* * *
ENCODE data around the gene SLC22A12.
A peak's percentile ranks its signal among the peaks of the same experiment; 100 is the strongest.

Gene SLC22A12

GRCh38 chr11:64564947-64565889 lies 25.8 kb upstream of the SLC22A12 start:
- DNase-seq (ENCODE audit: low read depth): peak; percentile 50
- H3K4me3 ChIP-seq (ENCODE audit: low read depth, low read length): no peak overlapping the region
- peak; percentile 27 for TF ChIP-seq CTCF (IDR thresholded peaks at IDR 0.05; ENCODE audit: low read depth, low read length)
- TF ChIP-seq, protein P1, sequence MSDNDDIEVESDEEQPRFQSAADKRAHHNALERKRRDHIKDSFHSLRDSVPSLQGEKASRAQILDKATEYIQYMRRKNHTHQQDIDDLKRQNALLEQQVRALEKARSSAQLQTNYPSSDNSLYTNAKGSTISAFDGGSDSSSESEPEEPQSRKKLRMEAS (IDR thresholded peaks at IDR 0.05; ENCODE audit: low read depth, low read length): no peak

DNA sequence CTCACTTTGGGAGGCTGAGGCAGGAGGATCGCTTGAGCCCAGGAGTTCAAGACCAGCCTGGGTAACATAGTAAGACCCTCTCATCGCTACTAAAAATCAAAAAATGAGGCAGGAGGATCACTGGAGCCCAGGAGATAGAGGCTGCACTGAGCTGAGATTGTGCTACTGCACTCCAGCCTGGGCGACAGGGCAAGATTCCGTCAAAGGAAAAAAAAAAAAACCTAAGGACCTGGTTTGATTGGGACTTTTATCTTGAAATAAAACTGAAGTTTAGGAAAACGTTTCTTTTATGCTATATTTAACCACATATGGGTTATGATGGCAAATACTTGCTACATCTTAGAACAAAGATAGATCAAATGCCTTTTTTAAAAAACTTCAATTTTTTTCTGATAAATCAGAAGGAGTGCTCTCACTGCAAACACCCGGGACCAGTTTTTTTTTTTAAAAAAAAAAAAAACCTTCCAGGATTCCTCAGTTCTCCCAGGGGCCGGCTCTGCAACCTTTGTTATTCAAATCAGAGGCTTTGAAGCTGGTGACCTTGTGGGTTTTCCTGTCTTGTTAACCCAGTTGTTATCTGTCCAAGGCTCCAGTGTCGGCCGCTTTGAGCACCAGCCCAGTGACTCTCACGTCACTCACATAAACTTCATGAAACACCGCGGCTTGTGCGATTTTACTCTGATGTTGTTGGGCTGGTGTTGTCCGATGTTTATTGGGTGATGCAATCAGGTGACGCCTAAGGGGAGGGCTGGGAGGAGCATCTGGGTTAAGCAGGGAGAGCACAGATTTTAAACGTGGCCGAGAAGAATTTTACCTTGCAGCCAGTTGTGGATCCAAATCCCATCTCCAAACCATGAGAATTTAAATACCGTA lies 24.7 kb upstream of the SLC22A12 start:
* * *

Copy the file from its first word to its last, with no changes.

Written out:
ENCODE data around the gene SLC22A12.
A peak's percentile ranks its signal among the peaks of the same experiment; 100 is the strongest.

Gene SLC22A12

GRCh38 chr11:64564947-64565889 lies 25.8 kb upstream of the SLC22A12 start:
- DNase-seq (ENCODE audit: low read depth): peak; percentile 50
- H3K4me3 ChIP-seq (ENCODE audit: low read depth, low read length): no peak overlapping the region
- peak; percentile 27 for TF ChIP-seq CTCF (IDR thresholded peaks at IDR 0.05; ENCODE audit: low read depth, low read length)
- TF ChIP-seq, protein P1, sequence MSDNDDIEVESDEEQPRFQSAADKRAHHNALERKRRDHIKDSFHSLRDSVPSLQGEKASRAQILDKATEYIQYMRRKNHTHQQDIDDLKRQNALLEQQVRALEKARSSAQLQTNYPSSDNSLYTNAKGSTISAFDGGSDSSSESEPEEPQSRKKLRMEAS (IDR thresholded peaks at IDR 0.05; ENCODE audit: low read depth, low read length): no peak

DNA sequence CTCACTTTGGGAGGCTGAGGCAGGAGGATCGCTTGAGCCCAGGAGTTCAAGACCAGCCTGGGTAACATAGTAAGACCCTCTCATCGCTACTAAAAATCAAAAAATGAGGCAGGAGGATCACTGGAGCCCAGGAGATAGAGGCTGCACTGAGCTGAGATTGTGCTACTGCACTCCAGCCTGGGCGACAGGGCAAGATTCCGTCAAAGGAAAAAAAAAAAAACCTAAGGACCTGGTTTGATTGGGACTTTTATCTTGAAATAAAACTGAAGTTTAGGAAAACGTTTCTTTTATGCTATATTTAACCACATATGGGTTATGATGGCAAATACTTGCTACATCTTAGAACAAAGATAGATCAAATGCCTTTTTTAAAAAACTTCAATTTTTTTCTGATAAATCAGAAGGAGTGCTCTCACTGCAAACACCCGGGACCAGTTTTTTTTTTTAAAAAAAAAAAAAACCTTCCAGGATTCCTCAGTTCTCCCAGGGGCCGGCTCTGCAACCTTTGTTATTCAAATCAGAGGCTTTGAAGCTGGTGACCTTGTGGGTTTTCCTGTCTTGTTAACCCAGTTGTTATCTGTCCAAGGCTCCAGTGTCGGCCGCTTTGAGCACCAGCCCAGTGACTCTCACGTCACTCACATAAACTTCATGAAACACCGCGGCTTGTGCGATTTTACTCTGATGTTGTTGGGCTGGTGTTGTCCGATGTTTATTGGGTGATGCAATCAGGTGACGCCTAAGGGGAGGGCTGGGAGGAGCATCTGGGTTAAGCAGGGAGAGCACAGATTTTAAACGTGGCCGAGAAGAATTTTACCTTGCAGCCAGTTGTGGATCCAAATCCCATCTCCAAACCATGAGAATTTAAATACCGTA lies 24.7 kb upstream of the SLC22A12 start: